Recently a copywriter named Chris asked me what she should do when a direct marketing campaign fails. “How do you bounce back in your freelance business after a client royally screws up a DM campaign?”
The short answer is that no copywriter wins all the time. The law of averages in the business of marketing won’t support it.
Many factors must combine properly to make a winning campaign, and the degree of your success will depend on the degree to which EACH element is “right on.”
Marketers depend on the copywriter to guide them in the creation of the campaign. So the copywriter should first have her pulse on the two most important aspects of any mailing:
1. The list 2. The offer
The list is the most important element of any campaign because if there’s anything wrong with it (poorly targeted, old and dirty, etc.), it won’t matter how great your offer is or how masterful your copywriting. The campaign will probably do poorly, or fail.
The offer is the second most important element of a direct response campaign. An expert copywriter will make sure the offer is extremely appealing to the target audience before he ever starts copy. In fact, there are many copywriters (myself included), who consider exceptional offer development to be the “secret weapon” behind their winning campaigns.
So setting yourself up for success is the number one rule for creating winners.
But of course, that’s only half the battle. Chris said that the venerable Dan Kennedy once told her face-to-face that if anyone was going to screw up a direct marketing campaign, it’s the client.
And while one can’t lay 100 percent of the blame on the client all of the time, clients do have a way of monkey-wrenching the best laid plans.
In my opinion, many direct response campaigns fall short of their potential because the marketing team is constrained by time and/or budget. Often times they agree with the copywriter’s vision for the campaign, but substitute poor offers for good offers, or push copy too fast, or other types of “corner cutting” to meet time or money pressures.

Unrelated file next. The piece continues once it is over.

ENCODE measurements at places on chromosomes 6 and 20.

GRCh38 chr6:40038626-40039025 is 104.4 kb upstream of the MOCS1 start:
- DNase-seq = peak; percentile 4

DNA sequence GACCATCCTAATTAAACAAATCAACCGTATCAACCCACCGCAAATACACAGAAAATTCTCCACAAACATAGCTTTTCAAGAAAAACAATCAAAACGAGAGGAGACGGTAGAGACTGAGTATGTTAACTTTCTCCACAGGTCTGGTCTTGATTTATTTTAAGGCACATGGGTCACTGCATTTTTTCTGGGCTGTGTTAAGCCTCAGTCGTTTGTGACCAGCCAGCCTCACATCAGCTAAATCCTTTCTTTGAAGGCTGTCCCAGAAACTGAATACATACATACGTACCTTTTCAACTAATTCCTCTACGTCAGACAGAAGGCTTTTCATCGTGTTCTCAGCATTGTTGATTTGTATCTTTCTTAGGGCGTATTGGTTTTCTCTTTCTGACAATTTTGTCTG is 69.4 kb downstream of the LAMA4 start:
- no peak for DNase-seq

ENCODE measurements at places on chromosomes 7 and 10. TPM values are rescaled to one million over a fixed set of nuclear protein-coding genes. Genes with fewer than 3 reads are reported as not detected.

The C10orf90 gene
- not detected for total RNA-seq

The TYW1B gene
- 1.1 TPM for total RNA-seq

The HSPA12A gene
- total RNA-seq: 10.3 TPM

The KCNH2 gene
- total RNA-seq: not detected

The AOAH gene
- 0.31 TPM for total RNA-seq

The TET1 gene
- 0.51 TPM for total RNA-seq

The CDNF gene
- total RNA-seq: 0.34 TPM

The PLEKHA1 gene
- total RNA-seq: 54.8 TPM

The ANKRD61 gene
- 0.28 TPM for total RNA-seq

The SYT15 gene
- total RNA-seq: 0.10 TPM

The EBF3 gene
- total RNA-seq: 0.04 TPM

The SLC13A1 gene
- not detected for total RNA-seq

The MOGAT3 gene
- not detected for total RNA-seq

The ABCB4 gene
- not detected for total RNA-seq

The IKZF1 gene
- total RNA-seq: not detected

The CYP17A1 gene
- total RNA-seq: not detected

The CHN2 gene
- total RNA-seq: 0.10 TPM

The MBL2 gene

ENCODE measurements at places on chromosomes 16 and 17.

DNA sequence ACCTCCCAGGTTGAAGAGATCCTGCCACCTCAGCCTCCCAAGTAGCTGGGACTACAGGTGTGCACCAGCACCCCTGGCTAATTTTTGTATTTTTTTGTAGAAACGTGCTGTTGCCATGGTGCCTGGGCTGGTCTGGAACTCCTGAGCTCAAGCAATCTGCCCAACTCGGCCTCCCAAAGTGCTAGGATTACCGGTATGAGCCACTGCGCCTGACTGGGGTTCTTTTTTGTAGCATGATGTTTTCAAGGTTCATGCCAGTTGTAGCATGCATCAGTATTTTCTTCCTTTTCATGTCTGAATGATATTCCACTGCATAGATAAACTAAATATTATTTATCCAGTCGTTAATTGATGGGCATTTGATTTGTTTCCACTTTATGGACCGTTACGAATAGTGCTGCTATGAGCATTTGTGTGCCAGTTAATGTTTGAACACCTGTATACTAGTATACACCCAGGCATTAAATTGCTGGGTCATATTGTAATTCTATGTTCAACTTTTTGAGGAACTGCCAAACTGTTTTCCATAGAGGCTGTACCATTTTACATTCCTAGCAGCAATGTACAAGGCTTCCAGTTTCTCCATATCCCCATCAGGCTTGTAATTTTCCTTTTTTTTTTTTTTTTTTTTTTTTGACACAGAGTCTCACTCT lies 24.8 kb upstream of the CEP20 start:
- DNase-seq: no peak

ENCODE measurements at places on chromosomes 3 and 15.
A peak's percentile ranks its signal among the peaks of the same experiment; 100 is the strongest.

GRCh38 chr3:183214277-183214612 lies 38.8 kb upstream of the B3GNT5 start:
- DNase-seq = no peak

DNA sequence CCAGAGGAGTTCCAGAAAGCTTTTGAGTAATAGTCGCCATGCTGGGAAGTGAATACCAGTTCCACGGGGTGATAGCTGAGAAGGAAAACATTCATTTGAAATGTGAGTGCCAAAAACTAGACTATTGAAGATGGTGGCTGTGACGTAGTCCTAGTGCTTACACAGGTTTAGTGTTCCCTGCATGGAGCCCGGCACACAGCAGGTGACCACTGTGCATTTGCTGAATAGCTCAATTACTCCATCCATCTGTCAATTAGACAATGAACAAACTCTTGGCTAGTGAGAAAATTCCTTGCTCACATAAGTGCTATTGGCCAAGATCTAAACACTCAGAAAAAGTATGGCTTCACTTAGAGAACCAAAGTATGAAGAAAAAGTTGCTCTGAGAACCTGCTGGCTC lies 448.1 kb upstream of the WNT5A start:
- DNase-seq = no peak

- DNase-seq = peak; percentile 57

Other less obvious elements may be at play as well. Years ago when I was senior writer for Rosen/Brown Direct, a well-known direct response agency, we were baffled by a syndrome that emerged.
Our unique selling proposition what that we could get the client blockbuster response rates. On that basis we won lots of clients. But when it came time to execute their campaigns, the marketing directors would often put roadblocks in the way of our success. Richard Rosen and I were puzzled as to why.
Years later Richard told me he’d figured it out: Everyone wants high response rates initially, but if you get high response rates, it raises the bar for future campaigns.
It was his hypothesis that ultimately, the marketing director wanted good but not phenomenal success. This would maintain their job security without setting them up for super-high expectations in future campaigns.
What does this all means to the copywriter who has suffered a failed campaign?